Factors Influencing the Persistence of Students Enrolled in STEM Programs at Historically Black Community Colleges
A qualitative phenomenological approach was used to investigate the role of academic integration in the persistence of students enrolled in STEM (Science, Technology, Engineering, and Mathematics) programs at historically black community colleges. Using Tinto’s theory of persistence, four factors were examined: academic integration, faculty interaction, social integration, and student interaction. The methodology for the study included a purposeful sample of 15 students from five community colleges located in a southern state, using semi-structured interviewing for data collection. In support of Tinto’s theory, the study found that academic integration, faculty interaction, peer interaction, and social integration played an important role in the persistence of STEM students. Other themes that emerged from the data that positively influenced persistence were supportive environment, involvement, and maintaining connections. Community colleges were found to provide an important talent pool of minority STEM students who were college ready.
Authors who publish with this journal agree to the following terms:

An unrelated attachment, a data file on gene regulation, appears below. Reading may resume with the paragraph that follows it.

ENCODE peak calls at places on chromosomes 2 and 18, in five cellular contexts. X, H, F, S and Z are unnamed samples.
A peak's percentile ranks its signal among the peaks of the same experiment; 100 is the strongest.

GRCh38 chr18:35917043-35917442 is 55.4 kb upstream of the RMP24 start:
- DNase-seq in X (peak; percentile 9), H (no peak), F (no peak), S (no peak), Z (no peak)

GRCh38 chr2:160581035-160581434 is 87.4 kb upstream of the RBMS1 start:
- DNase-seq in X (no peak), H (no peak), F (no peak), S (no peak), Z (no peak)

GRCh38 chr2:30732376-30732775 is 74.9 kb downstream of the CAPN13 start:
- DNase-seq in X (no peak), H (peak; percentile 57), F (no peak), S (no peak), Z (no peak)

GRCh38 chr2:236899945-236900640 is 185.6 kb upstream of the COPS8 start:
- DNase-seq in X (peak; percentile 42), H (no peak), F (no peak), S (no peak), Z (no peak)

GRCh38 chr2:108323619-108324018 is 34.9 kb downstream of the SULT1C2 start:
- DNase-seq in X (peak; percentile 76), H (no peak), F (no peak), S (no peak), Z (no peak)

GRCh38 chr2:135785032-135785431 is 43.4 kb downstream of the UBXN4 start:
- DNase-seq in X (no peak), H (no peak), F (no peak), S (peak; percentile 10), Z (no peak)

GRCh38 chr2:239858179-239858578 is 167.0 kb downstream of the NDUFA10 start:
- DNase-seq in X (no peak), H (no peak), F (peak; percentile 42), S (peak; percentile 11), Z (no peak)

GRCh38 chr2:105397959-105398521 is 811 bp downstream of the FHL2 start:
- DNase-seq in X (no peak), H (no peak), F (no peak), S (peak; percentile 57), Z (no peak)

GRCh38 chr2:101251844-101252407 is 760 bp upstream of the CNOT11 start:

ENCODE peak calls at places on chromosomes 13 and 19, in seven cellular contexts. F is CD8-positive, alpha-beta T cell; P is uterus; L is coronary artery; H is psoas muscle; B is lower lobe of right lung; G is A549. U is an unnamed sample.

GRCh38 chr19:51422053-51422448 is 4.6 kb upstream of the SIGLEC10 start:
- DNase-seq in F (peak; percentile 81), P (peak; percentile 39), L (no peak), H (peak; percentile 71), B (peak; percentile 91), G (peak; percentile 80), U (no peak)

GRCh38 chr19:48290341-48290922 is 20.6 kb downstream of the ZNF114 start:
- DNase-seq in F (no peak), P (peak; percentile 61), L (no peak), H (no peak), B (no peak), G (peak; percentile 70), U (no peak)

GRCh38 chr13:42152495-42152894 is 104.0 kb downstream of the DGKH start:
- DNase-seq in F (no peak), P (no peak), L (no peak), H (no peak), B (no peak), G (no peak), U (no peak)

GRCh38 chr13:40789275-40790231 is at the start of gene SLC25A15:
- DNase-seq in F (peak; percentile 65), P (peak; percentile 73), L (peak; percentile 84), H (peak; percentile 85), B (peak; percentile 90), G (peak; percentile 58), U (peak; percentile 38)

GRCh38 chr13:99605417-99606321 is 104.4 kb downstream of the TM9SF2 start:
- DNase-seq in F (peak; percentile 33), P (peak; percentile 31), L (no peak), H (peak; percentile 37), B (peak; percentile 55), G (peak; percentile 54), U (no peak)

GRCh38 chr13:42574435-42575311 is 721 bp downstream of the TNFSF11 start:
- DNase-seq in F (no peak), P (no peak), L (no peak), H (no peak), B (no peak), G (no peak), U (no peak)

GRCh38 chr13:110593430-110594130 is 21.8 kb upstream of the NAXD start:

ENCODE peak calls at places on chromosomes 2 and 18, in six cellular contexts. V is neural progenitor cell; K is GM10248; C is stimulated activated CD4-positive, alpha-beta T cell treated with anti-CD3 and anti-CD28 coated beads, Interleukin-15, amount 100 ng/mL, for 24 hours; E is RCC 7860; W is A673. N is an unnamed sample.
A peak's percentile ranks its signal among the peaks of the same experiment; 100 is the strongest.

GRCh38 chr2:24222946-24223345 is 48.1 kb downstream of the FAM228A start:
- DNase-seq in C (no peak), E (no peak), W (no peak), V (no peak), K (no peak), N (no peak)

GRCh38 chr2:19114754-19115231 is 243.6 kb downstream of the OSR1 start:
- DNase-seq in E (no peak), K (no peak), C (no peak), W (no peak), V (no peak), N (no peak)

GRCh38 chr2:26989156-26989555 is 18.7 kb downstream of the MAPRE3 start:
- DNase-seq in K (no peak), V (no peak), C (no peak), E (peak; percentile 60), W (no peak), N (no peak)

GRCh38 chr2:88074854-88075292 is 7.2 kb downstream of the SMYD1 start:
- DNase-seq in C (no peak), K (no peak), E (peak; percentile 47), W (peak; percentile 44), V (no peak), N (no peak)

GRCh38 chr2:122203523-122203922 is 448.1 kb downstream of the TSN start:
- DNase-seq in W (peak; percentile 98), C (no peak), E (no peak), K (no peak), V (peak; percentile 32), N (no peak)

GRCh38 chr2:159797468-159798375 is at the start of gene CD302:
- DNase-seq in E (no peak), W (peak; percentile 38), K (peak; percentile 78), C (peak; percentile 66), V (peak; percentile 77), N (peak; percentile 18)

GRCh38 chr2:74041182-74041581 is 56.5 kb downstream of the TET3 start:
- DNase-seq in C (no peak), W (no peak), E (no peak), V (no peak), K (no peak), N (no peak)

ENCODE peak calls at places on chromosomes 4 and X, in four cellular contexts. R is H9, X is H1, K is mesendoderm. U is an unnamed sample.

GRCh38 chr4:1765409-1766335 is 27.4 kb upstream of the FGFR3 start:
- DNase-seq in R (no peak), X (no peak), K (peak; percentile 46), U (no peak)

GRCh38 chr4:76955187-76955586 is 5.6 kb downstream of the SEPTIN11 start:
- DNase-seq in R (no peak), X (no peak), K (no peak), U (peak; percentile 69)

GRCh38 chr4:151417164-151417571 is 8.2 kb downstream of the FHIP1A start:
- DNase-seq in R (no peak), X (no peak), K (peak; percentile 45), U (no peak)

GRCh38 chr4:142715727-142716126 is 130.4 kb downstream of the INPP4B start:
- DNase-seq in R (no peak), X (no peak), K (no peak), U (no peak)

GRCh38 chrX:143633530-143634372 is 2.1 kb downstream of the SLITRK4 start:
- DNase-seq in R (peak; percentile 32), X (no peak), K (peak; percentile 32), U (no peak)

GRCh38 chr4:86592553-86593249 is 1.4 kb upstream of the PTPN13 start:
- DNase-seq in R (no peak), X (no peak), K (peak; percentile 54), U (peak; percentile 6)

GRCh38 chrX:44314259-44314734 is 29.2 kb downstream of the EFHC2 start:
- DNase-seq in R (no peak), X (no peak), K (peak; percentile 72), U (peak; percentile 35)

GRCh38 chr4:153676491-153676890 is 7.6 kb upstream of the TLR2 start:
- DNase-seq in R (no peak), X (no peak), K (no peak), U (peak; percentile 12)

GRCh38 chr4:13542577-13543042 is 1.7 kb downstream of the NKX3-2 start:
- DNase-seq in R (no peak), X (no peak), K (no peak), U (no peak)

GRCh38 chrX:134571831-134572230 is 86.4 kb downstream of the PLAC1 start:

- Authors retain copyright and grant the journal right of first publication with the work simultaneously licensed under a Creative Commons Attribution License that allows others to share the work with an acknowledgement of the work's authorship and initial publication in this journal.
- Authors are able to enter into separate, additional contractual arrangements for the non-exclusive distribution of the journal's published version of the work (e.g., post it to an institutional repository or publish it in a book), with an acknowledgement of its initial publication in this journal.
- Authors are permitted and encouraged to post their work online (e.g., in institutional repositories or on their website) prior to and during the submission process, as it can lead to productive exchanges, as well as earlier and greater citation of published work (See The Effect of Open Access).